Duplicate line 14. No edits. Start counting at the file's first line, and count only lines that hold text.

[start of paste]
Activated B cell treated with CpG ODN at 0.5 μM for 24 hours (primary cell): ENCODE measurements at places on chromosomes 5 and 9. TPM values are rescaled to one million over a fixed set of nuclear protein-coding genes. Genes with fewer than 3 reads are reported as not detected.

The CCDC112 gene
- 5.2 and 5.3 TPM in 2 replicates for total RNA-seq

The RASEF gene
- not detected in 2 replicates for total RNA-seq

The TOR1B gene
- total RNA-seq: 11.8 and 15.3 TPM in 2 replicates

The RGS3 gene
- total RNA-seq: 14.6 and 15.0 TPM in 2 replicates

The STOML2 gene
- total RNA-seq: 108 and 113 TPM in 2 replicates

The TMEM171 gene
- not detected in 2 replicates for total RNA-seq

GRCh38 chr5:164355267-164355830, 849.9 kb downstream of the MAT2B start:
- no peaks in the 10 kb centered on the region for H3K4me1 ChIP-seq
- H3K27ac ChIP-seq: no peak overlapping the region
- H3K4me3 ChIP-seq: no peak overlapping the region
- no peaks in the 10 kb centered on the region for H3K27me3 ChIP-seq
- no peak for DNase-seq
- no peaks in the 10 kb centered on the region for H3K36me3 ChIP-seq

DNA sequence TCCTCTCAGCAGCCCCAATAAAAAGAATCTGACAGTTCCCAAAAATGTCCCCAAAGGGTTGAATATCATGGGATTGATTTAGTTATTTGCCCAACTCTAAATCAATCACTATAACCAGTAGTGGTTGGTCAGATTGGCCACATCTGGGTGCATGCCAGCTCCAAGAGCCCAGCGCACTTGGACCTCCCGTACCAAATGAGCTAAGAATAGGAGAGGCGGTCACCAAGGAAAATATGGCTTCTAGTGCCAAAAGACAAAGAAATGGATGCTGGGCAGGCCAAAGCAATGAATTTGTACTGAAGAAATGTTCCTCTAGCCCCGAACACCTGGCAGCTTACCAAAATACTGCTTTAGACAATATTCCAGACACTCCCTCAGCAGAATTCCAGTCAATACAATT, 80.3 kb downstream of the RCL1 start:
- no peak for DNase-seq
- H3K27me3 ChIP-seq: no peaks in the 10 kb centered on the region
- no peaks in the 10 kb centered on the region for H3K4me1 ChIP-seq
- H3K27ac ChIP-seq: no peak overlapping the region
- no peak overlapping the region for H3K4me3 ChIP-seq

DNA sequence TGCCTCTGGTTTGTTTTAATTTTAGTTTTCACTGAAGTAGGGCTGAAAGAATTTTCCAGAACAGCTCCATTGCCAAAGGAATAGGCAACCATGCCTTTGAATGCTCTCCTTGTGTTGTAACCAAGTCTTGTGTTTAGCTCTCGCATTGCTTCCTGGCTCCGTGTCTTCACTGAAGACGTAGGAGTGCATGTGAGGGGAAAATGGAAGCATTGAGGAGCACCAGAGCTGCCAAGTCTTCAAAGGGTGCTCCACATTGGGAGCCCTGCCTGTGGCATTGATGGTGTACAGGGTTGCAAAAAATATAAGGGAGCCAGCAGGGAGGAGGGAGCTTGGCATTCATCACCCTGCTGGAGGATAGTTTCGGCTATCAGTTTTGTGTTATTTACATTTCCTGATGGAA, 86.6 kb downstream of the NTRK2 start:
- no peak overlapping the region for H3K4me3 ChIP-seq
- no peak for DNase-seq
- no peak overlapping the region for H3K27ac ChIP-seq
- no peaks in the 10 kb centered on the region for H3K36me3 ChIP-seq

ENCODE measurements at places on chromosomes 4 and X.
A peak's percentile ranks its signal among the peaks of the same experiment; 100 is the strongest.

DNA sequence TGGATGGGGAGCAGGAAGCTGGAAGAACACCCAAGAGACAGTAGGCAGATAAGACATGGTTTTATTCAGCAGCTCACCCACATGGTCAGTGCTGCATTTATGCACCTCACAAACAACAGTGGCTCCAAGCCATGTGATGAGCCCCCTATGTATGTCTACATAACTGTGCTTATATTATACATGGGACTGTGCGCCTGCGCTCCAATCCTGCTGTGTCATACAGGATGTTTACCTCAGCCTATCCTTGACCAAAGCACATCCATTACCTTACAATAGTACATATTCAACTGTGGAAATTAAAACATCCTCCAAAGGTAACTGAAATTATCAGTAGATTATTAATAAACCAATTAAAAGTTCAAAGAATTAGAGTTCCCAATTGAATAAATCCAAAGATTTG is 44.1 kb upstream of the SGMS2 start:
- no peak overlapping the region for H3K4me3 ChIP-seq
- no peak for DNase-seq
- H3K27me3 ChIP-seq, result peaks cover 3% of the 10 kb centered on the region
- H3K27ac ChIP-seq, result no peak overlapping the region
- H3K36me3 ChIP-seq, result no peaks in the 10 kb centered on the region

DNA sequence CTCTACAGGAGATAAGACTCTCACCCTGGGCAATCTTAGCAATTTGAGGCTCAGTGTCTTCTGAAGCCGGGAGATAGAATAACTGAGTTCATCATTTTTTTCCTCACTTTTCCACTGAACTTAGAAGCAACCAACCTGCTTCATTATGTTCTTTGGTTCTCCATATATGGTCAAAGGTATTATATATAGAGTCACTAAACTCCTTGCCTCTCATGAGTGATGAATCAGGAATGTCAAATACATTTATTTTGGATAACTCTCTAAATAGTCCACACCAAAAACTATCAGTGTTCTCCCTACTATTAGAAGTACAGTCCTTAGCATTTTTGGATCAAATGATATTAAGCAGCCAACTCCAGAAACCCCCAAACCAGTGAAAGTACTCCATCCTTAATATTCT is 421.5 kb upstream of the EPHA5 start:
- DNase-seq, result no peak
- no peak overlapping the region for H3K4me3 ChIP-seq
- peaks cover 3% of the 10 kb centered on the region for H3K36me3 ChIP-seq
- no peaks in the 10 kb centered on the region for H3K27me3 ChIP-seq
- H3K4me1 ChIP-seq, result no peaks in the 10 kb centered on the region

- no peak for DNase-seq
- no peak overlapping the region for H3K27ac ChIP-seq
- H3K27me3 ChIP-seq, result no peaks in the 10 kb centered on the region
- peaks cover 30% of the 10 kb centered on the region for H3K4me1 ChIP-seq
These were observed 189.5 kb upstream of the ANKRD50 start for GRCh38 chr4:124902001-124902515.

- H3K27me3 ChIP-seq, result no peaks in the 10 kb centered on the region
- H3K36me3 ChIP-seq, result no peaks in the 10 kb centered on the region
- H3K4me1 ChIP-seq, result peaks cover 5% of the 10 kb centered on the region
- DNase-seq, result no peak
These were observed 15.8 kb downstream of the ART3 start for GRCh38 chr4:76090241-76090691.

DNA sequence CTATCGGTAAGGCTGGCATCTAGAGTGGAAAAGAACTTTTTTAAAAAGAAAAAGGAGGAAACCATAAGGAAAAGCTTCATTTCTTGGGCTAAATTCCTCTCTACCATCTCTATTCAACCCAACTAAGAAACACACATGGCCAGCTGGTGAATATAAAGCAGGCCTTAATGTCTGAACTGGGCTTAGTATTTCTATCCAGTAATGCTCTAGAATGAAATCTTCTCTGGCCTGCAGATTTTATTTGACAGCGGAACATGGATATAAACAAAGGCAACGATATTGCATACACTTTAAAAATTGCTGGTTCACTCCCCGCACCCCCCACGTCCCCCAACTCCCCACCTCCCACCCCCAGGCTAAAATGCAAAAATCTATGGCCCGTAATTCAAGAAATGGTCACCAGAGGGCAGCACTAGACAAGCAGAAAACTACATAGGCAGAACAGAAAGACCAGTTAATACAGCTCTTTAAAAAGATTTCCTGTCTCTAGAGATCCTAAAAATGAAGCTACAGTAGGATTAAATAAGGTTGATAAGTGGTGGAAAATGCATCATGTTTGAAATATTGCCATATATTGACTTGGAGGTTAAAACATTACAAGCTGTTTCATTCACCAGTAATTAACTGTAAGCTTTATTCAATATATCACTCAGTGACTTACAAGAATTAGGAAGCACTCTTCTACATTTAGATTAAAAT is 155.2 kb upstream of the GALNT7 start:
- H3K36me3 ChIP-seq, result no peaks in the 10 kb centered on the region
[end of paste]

GRCh38 chr5:164355267-164355830, 849.9 kb downstream of the MAT2B start: